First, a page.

TTY and Alternative Communication Options for the Deaf

The TTY or teletypewriter devices help the hearing and speech impaired. However, the intention of using these devices was something else initially. The purpose of their design was to use the device with landline phones. Today, both landlines and smartphones use this device. An individual with speech impairment types a message on the TTY machine. The machine then sends the message through a phone line or mobile network.

The TTY machine will also turn voice messages into text messages. This sounds a lot like text messaging of the mobile phones in use today. However, the TTY machines perform more seamless functions. Its users can communicate continuously as a part of one conversation. The constant message notifications and updates will not disturb them.

You’ll find the TTY mode in many of the mobile phones today. It allows these phones to function as TTY devices. Depending on your phone manufacturer, it might have a built-in TTY software. This mode in the mobile phone allows you to connect it to an external TTY device. Most of the phones have three different modes of TTY in them.

One is TTY Full, which enables both the sender and receiver to send TTY messages for communication. The second mode is TTY VCO, which is for deaf users who can send their messages through voice. However, they’ll need to receive messages on a TTY text display.

The TTY HCO mode enables users to receive voice messages, but they need to send text messages. In recent times, physical TTY devices have become fairly outdated. Most individuals now use TTY mode on their mobile phones or use any of the alternative methods. Now, let’s take a look at some of the alternative communication options for the deaf:

Text messages

Text messaging is the easiest means of communication for individuals with hearing and speech impairments. It is also the most effective means of communication for such people. Sending and receiving text messages is easy and available on every mobile phone today. The best aspect of text messaging is that it doesn’t need any extra setup.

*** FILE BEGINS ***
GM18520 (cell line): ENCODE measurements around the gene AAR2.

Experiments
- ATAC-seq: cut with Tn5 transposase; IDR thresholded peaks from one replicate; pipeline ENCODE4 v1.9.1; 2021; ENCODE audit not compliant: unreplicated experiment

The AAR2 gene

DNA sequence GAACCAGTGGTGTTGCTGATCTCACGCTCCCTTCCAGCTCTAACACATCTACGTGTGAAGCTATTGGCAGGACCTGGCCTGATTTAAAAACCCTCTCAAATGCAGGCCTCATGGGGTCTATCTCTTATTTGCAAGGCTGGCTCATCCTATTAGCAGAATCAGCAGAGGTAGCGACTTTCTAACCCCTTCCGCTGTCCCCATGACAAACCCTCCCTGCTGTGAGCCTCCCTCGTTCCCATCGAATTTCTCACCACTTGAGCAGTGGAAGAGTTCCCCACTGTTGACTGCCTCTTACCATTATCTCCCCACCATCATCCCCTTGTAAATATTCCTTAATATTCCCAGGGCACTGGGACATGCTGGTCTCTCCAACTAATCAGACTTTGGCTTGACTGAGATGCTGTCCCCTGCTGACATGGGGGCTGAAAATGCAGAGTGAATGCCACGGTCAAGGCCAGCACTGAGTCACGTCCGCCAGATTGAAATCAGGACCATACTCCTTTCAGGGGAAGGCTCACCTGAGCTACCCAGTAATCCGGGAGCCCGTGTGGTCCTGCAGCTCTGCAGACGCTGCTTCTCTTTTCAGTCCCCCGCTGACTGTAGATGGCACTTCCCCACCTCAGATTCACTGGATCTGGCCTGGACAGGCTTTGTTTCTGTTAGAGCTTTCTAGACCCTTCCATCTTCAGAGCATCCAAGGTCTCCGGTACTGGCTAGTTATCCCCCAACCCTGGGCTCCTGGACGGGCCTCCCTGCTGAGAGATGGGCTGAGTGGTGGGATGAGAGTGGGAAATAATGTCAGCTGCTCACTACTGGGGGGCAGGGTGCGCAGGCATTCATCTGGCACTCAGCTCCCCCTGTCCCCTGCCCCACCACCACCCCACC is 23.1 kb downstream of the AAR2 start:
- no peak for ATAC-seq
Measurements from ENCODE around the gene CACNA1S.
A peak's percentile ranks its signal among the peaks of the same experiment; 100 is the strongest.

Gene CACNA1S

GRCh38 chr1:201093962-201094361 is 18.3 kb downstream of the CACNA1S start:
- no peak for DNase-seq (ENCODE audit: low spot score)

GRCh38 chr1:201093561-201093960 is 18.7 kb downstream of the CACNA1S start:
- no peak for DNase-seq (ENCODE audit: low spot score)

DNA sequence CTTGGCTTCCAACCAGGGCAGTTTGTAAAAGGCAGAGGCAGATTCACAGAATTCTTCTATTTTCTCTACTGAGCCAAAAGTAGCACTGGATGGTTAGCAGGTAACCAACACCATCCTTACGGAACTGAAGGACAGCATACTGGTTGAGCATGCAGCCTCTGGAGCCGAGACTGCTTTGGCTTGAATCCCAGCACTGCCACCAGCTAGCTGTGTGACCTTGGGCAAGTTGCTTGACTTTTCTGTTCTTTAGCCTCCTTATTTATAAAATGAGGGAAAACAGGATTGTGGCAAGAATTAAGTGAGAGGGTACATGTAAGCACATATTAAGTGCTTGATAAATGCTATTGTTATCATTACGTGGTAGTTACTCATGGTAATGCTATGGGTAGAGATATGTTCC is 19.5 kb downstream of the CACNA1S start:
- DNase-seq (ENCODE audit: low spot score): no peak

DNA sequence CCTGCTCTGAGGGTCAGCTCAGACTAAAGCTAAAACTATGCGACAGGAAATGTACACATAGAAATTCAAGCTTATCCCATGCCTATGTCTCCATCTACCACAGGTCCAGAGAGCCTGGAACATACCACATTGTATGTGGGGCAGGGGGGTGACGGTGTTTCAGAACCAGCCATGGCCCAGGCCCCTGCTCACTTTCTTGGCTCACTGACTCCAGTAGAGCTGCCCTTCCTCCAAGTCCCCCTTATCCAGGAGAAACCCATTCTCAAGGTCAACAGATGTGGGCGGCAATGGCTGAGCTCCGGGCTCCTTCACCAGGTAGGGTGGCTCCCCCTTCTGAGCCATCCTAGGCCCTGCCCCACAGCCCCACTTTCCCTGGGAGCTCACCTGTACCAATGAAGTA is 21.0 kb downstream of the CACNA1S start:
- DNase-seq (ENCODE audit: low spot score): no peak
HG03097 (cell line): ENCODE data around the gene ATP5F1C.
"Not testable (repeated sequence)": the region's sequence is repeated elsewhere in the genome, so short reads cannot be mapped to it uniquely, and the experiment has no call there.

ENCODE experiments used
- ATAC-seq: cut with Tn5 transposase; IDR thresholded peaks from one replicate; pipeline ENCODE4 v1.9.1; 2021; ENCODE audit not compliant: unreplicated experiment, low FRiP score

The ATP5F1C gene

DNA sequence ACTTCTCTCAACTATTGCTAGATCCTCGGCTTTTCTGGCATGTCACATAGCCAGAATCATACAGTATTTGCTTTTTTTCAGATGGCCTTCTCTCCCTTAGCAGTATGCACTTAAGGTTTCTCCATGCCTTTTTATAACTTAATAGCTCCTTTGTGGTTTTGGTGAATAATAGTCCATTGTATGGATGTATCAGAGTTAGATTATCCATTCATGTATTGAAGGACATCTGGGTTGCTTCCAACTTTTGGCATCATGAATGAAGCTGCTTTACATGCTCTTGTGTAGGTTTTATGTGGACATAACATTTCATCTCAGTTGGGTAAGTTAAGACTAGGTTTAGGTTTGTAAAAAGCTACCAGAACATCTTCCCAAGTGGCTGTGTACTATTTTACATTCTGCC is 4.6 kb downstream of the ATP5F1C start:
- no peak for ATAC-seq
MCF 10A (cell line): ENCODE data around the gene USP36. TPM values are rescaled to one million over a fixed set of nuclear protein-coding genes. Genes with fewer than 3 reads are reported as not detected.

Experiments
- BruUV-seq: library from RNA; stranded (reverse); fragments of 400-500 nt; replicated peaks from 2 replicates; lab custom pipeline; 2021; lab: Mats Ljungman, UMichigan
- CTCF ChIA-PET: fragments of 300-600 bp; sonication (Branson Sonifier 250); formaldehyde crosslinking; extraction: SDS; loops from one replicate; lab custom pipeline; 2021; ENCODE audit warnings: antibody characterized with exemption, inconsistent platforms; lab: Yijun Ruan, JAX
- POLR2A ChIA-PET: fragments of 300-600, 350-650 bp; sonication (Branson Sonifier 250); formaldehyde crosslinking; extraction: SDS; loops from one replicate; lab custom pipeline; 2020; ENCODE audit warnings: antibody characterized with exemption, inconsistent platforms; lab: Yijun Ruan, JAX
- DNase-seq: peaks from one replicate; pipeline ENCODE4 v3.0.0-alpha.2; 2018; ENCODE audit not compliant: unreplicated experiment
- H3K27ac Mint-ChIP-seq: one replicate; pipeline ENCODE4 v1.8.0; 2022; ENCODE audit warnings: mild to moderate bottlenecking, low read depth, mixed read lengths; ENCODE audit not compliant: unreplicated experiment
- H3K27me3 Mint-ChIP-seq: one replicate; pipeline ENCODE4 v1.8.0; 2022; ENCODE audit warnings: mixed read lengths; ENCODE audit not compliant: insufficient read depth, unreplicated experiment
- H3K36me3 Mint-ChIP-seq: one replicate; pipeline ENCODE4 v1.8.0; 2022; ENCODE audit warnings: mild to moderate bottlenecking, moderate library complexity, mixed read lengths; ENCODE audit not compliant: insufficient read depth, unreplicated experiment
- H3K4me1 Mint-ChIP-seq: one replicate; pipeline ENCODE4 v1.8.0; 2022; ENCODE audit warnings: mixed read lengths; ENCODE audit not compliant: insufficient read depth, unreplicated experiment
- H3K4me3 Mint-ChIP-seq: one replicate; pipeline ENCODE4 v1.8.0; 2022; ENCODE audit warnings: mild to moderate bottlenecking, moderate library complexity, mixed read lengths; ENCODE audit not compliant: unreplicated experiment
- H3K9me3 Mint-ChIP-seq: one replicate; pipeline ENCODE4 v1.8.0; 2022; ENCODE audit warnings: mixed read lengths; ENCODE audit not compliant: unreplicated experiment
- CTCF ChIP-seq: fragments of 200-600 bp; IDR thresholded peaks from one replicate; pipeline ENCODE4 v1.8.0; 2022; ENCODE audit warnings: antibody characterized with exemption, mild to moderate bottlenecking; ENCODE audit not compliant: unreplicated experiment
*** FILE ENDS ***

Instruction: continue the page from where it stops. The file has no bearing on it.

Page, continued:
Video calls

The popular apps for video calling today has made life easier for the hearing impaired. They can now communicate easily through video calls using sign language. Individuals with hearing disabilities can also use the video conferencing feature to communicate with a group of friends.

All members in the group can see each other on the screen and communicate easily using sign language. Among the most effective apps used for video, calling are Skype, Zoom, and WhatsApp.

Video relay services

A Video Relay Service (VRS) is one of the forms of Telecommunications Relay Service (TRS). It enables people with hearing impairments to communicate using the American Sign Language (ASL). A piece of video equipment does this job instead of typing text with the users of the voice telephone. The video equipment used in this form of communication links the user of VRS with a communications assistant (CA).

This enables the VRS user and CA to see and communicate with each other using sign language. A Video Relay Service has become a popular form of Telecommunications Relay Service today. This is because the conversation between the VRS user and CA takes place at a faster pace.

TTY and Alternative Communication Options for the Deaf

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